Stories from the Great Loop
first story, fair warning
Eagle Nest Island, TN
Monday, December 31, 2018
Eagle Nest Island
on the Tennessee River
Start strong, end strong. Good advise for any composition. The best example I can think of is the four note introduction to Beethoven’s Fifth.
It guarantees the audience shows up on time and the orchestra is on top of its game from the get-go.
Alas, this story is not an iconic four note introduction to this website. It’s OK but you’ll have to read deeper into the site to find my best. But it does meet an equally important standard: be truthful. It’s the first story I wrote on the Loop and therefore should be the first on the site. I’ve cleaned it up a bit, so it at least makes sense, but left it on the raw side as suits a first effort. If you make it through it, you can breathe easier knowing the stories get better.
Today was frustrating. Bad weather, stupid mistakes, issue list growing instead of shrinking.
The water tank still will not completely fill. Has to be an air lock somewhere. This is really starting to aggravate me.
Had to do my first pump out and was frustrated that a small, do not drop overboard chain attached the cap to the inside of the fill. Realized it was just a bad design (how do you suck the brown stuff out with a chain preventing a good seal?) and ripped it off. Probably need to tattoo ‘no drop the cap overboard’ on my wrist.
Tried to top LT up with gas but gas kept gurgling out of the intake no matter how slow I tried to trickle it in or what position I angled the nozzle – much like my frustrations with the water fill! Felt stupid, especially splashing some gas into the water. Another issue for the list.
All this in between, and sometimes during periodic downpours. At least it was warm - 60s.
Got on the river about noon, just in time to watch a barge go by. I’m still leery about their space and passing, so I fell in about half mile behind it and held close to the left bank at their speed - about 4-5 mph, but 2800 rpm in this strong current.
The Tennessee is running high – locals say highest in maybe 6 months. Not energetic enough to look up actual figures. Lot of debris in river, including big logs that are imperative for L.T. to miss. Strong current, buoys leaning way over, sometimes completely under. My guess from letting L.T. drift a little is that the current is running about 6-7 mph. Not as many whirlpools as yesterday, but some, and they make a hash out of steering.
About 2 miles out and 1½ mile to TN Hwy 114 bridge, got a heavy downpour with gusts strong enough to push L.T. around. Rock and roll. Keeping L.T. on a straight line impossible. The bridge and barge disappeared in the rain, but I was close enough to the shore to still see it. Had navigation on but the depth wasn’t reading (another issue) so I was not excited about trying to tuck in to shore anywhere.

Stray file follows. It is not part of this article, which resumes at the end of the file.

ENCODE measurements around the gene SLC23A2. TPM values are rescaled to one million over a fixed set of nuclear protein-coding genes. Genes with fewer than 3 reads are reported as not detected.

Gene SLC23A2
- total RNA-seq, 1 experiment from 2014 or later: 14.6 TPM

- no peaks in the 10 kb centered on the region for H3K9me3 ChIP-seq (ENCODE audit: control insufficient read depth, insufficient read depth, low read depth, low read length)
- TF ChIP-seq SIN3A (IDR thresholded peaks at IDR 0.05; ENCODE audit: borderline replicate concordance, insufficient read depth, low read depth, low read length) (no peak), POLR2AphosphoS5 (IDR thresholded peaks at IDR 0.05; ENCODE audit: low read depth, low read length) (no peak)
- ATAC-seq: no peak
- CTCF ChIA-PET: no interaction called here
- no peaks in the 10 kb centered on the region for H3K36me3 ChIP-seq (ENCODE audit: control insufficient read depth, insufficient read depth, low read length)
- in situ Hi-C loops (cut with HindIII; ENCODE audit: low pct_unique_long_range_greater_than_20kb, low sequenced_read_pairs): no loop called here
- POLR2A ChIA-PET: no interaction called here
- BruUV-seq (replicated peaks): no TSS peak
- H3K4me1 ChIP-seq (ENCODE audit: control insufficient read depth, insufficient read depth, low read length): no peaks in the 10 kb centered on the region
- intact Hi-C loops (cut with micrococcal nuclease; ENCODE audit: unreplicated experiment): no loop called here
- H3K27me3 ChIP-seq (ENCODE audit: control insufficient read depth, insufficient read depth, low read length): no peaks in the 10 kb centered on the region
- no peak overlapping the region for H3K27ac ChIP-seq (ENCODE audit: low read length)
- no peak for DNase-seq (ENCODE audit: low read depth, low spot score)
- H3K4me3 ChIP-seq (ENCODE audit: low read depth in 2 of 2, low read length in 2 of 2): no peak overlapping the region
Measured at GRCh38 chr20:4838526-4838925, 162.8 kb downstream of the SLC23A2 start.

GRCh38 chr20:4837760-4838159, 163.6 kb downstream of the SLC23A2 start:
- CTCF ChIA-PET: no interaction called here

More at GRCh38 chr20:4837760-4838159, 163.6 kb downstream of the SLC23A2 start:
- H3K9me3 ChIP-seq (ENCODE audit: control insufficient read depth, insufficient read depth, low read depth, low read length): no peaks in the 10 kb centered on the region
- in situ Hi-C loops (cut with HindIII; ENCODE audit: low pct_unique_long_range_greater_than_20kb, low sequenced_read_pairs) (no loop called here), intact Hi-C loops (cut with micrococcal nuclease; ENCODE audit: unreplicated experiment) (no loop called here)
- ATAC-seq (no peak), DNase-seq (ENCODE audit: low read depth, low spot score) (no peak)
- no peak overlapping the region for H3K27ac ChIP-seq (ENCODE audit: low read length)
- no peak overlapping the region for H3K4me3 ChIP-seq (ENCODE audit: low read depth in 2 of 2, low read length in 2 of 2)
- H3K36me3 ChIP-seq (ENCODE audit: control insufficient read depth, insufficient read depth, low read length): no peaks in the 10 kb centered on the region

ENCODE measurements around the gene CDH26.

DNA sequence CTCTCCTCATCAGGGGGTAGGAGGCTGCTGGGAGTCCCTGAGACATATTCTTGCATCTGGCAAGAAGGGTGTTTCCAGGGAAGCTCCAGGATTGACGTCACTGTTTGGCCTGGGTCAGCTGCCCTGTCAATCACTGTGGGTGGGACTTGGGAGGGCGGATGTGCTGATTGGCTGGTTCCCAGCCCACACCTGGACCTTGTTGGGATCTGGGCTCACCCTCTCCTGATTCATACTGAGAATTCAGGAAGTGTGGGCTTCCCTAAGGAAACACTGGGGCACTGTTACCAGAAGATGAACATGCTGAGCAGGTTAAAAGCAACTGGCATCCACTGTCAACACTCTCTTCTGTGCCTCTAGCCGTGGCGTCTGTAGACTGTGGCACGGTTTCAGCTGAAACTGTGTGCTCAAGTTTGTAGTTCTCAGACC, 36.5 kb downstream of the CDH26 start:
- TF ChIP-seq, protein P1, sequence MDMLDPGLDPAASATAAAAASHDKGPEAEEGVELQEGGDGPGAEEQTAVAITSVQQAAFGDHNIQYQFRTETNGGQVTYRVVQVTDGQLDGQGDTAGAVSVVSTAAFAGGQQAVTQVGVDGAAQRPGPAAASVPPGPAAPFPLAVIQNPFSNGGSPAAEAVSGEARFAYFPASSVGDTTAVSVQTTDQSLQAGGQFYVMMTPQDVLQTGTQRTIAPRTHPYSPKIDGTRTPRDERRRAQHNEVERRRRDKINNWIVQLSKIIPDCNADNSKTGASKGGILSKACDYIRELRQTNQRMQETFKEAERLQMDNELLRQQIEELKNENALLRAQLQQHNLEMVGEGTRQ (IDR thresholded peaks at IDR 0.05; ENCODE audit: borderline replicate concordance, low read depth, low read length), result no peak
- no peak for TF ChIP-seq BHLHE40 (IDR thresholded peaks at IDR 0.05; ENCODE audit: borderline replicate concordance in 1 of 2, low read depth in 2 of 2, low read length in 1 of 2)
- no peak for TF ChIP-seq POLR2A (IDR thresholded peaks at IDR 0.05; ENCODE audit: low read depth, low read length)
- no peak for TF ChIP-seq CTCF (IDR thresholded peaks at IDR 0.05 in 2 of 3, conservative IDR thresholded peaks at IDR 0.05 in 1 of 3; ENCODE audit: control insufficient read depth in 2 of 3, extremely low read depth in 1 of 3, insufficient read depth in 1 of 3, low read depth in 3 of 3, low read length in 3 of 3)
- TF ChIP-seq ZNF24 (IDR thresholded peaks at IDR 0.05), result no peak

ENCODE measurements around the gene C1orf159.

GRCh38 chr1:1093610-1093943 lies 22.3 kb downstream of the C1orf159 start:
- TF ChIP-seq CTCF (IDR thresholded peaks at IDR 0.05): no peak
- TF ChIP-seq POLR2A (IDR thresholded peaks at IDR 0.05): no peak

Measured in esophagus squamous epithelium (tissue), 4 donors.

Finally cleared up in about 20 minutes just when I was passing Riverstone Marina where I could have easily pulled into if it had come earlier. The barge hadn’t slowed for the deluge (I don’t think they slow for much of anything) pulling well ahead of L.T. So not being worried about them and wanting to get at least a few miles done, I gunned it to maybe 4600 rpm to make it to Eagle Nest Island to find some peace and quiet. At Eagle Nest I caught up with the barge and took the inside channel while it took the outside, main channel. It set off my proximity alarm from the opposite side of the island. Just what I needed.
Found a shore eddy big enough for LT, tied up to a couple trees and said the hell with it for the day. 3 hours, 5 miles. The Loop will take a long time at this rate!
When posting this to the website long after I wrote it, I thought I should assure everyone that I survived and have solved most of the issues.
I called Garmin that night and talked to Jeff who walked me through getting my transducer (a fancy depth finder, for those who have been away from boating as long as me) reading again. Garmin takes a beating in several forums but kudos to Jeff’s patience and Garmin having a real person to talk to on New Year’s Eve! Later I found that the problem was that I had not updated the Chartplotter. At least I got that off the list.
The water fill problem was that the air vent was filling with water (so couldn’t vent) because C-Dory had mounted the vent hose on the side instead of the top of the head’s water tank. The vent and fill hose serve both the head and drinking water tanks. The head tank fills first, so the water ran into the vent hose before it started filling the drinking tank – preventing the air from the drinking tank escaping through the vent hose and stopping the fill. I fixed it by adding an elbow to keep the vent line above the tank.
I suspect the gas fill may be something similar but haven’t torn into the transom of the boat to find out for sure. I did check the vent intakes which were clean. I developed a work around with a 4 gallon portable gas tank with a skinny discharge tube. I stick the tube into the gas fill and fill both 30 gallon tanks through the portable tank, filling the portable tank with the normal nozzle from the gas pump. Slow process and it still gurgles some, but I spill much less.